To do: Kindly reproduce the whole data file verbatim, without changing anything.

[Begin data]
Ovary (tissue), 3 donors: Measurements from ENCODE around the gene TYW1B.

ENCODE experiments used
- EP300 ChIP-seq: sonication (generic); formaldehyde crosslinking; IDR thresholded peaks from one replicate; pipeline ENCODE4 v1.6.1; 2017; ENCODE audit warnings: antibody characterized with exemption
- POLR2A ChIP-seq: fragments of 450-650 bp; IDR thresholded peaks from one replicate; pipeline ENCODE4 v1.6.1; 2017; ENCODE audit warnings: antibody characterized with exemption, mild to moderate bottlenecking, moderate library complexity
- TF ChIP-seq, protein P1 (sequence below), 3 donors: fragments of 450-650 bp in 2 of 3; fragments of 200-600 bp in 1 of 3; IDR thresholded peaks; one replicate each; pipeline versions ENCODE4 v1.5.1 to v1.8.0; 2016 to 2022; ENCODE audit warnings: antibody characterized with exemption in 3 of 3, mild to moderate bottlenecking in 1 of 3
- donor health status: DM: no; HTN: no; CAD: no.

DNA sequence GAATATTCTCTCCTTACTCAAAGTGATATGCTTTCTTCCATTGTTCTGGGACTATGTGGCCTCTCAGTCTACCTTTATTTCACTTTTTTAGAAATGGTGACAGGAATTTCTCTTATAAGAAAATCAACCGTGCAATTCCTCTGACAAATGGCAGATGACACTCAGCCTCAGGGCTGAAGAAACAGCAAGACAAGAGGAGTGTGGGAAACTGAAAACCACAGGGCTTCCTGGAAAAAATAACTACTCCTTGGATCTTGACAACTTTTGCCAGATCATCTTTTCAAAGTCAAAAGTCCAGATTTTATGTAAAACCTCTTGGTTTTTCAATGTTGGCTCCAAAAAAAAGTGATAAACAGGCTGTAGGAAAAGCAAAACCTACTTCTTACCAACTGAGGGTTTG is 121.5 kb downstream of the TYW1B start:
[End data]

Ovary (tissue), 3 donors: Measurements from ENCODE around the gene TYW1B.

ENCODE experiments used
- EP300 ChIP-seq: sonication (generic); formaldehyde crosslinking; IDR thresholded peaks from one replicate; pipeline ENCODE4 v1.6.1; 2017; ENCODE audit warnings: antibody characterized with exemption
- POLR2A ChIP-seq: fragments of 450-650 bp; IDR thresholded peaks from one replicate; pipeline ENCODE4 v1.6.1; 2017; ENCODE audit warnings: antibody characterized with exemption, mild to moderate bottlenecking, moderate library complexity
- TF ChIP-seq, protein P1 (sequence below), 3 donors: fragments of 450-650 bp in 2 of 3; fragments of 200-600 bp in 1 of 3; IDR thresholded peaks; one replicate each; pipeline versions ENCODE4 v1.5.1 to v1.8.0; 2016 to 2022; ENCODE audit warnings: antibody characterized with exemption in 3 of 3, mild to moderate bottlenecking in 1 of 3
- donor health status: DM: no; HTN: no; CAD: no.

DNA sequence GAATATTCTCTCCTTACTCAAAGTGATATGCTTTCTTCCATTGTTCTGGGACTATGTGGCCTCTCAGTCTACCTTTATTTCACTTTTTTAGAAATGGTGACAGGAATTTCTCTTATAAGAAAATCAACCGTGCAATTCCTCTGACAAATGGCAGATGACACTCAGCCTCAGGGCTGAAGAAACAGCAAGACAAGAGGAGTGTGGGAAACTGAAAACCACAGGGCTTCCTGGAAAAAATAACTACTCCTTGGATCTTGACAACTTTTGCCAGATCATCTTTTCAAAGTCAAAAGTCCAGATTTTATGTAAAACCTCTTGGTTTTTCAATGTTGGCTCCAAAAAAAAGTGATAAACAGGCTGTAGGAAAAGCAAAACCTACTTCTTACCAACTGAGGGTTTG is 121.5 kb downstream of the TYW1B start: